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Design in the Open December 4, 2010

Posted by randydeutsch in architect, collaboration, identity, IPD, questions.
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Shortlisted for a major project on the west coast, I’m going into a project interview in a couple days.

With little interest in giving a dog and pony show, I want the meeting to be a working session.

To give them a taste of how we – as a team – are to work with.

And to make good use of everybody’s time.

Get some real value out of our brief time together, whatever the results.

We’re not going to pretend we have all the answers.

So we’ll ask a lot of questions.

And answer some of their questions with questions of our own.

Not to be difficult.

But to engage the client in a dialogue.

An Identity Problem

Participatory design is a design approach that seeks to actively involve all stakeholders (employees, partners, customers, citizens, end users) in the design process to help assure that what is designed meets their needs and functions well for all.

It involves cooperation and collaboration, and the attitudes and mindset necessary to allow these practices to flower.

Prior to its popularity in the 60’s and 70’s, participatory design was known as Cooperative Design.

Now we have Crowdsourcing and Integrated Design.

And would you know it, Co-Creation, too.

In The Power of Co-Creation: Build It with Them to Boost Growth, Productivity, and Profits, authors Venkat Ramaswamy and Francis Gouillart explain how to tap into ideas, design  and build products and services by engaging directly with employees, stakeholders, clients and suppliers.

Even with competitors.

The applications to, and implications for, Integrated Project Delivery (IPD) – especially in terms of how co-creation can help to lower risks and costs – are readily apparent.

“Participatory design always works.”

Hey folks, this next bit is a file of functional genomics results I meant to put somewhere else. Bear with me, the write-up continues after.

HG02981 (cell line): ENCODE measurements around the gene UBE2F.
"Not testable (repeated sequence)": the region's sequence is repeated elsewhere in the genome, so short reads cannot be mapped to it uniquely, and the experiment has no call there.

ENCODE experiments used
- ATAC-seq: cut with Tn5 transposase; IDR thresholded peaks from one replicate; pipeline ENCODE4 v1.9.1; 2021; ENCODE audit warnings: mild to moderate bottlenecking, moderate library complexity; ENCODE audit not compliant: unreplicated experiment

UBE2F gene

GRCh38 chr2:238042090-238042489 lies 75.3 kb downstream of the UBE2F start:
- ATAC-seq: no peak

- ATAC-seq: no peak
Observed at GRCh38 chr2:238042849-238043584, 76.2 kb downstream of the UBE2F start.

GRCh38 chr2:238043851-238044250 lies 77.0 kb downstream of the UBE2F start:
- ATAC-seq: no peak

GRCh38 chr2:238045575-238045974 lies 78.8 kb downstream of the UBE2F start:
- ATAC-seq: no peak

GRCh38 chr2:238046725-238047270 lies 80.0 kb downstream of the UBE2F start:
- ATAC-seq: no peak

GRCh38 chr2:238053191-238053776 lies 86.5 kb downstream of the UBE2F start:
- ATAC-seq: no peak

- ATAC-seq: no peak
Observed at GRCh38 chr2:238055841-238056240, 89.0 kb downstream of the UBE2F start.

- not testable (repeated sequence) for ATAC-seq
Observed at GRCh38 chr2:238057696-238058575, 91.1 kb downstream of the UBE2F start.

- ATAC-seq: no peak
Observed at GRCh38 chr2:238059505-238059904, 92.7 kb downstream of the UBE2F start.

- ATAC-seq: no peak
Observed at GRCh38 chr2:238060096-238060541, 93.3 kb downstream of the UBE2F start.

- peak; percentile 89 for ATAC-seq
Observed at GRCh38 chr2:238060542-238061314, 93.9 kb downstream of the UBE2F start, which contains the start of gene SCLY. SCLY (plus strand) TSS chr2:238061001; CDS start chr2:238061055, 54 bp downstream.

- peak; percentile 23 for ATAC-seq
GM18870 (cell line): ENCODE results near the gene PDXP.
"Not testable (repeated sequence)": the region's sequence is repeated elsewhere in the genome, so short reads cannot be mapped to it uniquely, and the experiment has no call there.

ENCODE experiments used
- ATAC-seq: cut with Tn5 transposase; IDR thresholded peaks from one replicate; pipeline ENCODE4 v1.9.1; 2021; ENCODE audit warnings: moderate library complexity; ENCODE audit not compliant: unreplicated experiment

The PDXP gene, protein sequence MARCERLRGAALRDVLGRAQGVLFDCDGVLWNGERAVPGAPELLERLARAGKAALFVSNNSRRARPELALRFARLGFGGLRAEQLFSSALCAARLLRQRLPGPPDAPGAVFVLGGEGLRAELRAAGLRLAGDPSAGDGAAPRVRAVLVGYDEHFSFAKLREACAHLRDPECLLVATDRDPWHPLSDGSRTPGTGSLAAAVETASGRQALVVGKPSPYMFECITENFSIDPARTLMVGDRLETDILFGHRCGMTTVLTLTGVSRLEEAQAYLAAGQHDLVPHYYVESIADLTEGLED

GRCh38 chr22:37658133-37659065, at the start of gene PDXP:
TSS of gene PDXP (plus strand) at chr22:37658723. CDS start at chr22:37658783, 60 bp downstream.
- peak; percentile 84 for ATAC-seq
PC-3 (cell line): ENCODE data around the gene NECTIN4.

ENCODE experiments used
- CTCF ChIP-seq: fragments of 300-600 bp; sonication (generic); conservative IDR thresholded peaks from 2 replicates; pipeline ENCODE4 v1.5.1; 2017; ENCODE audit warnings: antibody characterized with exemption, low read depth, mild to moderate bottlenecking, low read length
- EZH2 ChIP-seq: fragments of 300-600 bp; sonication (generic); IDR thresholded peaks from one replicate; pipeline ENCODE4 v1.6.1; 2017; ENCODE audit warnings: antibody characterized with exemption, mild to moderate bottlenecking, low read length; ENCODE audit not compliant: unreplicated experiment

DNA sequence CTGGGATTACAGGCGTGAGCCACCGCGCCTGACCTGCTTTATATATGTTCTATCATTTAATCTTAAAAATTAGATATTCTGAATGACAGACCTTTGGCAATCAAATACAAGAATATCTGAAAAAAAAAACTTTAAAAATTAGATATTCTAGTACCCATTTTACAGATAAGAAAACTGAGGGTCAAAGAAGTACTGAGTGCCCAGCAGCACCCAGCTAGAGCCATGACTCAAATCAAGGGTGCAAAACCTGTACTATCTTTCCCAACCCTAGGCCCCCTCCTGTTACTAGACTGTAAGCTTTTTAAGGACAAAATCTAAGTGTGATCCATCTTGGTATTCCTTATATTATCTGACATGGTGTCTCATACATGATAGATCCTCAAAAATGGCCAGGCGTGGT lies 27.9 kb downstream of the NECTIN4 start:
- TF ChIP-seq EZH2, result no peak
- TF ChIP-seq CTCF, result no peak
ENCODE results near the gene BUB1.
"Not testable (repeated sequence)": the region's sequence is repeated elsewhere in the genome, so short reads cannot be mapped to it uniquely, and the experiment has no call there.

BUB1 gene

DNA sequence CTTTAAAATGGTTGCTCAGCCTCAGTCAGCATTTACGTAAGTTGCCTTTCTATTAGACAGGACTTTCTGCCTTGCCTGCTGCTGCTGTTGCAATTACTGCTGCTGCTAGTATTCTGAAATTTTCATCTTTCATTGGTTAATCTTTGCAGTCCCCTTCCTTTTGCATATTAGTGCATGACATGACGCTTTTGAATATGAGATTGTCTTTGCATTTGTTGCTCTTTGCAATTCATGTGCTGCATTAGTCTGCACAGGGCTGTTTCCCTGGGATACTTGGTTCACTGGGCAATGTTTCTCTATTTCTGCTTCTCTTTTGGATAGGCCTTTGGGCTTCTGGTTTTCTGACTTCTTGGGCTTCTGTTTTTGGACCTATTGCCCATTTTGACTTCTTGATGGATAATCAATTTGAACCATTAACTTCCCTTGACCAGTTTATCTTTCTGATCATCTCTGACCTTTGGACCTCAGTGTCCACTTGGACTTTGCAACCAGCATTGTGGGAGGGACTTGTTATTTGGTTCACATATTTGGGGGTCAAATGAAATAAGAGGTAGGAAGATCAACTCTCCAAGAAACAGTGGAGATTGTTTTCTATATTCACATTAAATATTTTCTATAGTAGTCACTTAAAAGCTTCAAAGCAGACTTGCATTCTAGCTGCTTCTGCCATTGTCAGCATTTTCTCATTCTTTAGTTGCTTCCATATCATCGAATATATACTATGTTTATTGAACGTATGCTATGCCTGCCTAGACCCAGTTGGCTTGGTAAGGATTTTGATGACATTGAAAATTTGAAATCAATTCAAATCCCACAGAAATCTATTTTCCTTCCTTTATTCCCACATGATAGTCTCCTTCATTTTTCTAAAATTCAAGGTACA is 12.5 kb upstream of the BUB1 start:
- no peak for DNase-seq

And like IPD it involves a democratization and decentralization of value creation among other benefits.

Participatory design is a far more democratic approach to design than most architects today would be comfortable with.

And that’s too bad.

It’s one that requires relinquishing control of the very design process that the architect struggles with to lead.

The American architect Charles Moore – a successful proponent of participatory design – had flippantly said that, in his own case, his oversized ego allowed him to relinquish his reigns on design.

This is an accurate statement in that Moore alone among architects at the time (1980’s) had the self-awareness and self-belief – the confidence – that he could take any form the masses came up with and turn it into an exceptional work of architecture.

And he was almost always right.

Charles Moore, an incredibly intelligent and creative architect and entrepreneur, late in his career said that the only architectural truth that he discovered was that “participatory design always works.”

Plain Modern: The Architecture of Brian Mackay-Lyons presents the work of Charles Moore’s internationally acclaimed, California-based firm Moore Ruble Yudell, whose unique expertise in community involvement and participatory design has profoundly influenced the course of contemporary architecture.

Moore’s advocacy of user participation in the design process influenced a whole generation of designers.

One of these was Brian MacKay-Lyons of MacKay-Lyons, whose mentor was Charles Moore.

A Design Process by any Other Name

But in changing names of this powerful design process over the years have we inadvertently thrown the baby out with the bath water?

Today we may talk about building social ecosystems, designing engagement platforms and expanding scope and scale of network interactions, but what we really mean when we say transforming enterprise operations through co-creation is…participatory design.

Whatever name you give it, participatory design is fast replacing traditional thinking that viewed design innovation as a proprietary activity.

Changing names on such a regular basis has led to books such as the unlikely (and awkwardly) titled “Crowdsourcing: Neologism, Independent contractor, Outsourcing, Crowd, Participatory design, Human-based computation, Citizen science, Web 2.0, … intelligence, Distributed computing.”

Architectural collaborator Dave Premi reflects on participatory design as a highly creative and evolving process when he looks back on his experience collaborating:

“I have been involved with MacKay-Lyons’ participatory design process on a number of buildings. Each time we created a new process, since every client has its own requirements. You have to mold the process each time to suit the requirements. It’s not a ‘one-size-fits-all’ method.”

Other take-aways from Charles Moore and his protégé MacKay-Lyons’ on participatory design:

  • To succeed, the architect can’t have his mind made up before working with the public on the design
  • No preconceived ideas
  • The secret to making it work: don’t get defensive
  • Have the conviction that you can make a nice building out of anything anyone comes up with